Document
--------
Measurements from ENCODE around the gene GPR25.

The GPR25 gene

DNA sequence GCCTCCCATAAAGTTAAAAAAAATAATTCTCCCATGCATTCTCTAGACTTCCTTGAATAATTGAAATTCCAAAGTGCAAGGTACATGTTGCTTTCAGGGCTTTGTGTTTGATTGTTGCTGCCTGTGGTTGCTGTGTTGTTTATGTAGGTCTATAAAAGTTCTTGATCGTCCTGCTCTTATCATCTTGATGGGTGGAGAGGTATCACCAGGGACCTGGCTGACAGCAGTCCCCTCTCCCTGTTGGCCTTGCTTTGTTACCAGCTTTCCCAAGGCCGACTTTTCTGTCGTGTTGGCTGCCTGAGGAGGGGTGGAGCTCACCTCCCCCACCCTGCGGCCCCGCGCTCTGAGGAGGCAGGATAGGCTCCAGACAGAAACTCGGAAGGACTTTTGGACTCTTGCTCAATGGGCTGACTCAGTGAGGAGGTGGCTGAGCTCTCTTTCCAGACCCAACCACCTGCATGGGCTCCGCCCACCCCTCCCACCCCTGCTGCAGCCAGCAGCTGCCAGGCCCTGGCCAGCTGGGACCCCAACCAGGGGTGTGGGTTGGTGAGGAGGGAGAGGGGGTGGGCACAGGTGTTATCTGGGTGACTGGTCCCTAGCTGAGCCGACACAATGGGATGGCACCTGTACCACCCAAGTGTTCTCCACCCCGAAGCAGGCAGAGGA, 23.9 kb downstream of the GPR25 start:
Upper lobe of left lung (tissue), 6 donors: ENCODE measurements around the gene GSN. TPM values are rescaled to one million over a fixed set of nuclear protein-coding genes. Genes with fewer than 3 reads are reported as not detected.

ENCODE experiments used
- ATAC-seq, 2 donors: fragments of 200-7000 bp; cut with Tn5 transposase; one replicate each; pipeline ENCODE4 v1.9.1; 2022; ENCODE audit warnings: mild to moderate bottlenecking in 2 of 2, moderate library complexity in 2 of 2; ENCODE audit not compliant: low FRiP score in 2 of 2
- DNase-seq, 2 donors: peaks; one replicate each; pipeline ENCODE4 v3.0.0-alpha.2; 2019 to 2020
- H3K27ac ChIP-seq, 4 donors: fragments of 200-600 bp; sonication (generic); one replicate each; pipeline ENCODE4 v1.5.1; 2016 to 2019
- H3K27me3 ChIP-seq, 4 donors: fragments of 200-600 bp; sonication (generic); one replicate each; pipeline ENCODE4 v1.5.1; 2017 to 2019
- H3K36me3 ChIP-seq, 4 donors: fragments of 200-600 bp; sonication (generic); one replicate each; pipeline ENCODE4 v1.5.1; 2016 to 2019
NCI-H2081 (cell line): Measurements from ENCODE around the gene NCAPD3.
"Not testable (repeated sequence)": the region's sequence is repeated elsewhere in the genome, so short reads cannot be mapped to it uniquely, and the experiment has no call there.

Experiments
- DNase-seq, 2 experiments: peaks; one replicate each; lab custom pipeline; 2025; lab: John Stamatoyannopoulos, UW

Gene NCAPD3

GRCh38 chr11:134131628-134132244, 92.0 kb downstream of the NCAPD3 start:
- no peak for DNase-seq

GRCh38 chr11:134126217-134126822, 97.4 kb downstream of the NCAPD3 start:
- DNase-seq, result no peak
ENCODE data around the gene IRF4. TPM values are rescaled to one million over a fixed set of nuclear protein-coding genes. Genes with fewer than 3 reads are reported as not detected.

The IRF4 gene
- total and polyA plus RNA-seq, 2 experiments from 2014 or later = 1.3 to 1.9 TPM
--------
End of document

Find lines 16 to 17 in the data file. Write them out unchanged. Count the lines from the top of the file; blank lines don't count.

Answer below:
GRCh38 chr11:134131628-134132244, 92.0 kb downstream of the NCAPD3 start:
- no peak for DNase-seq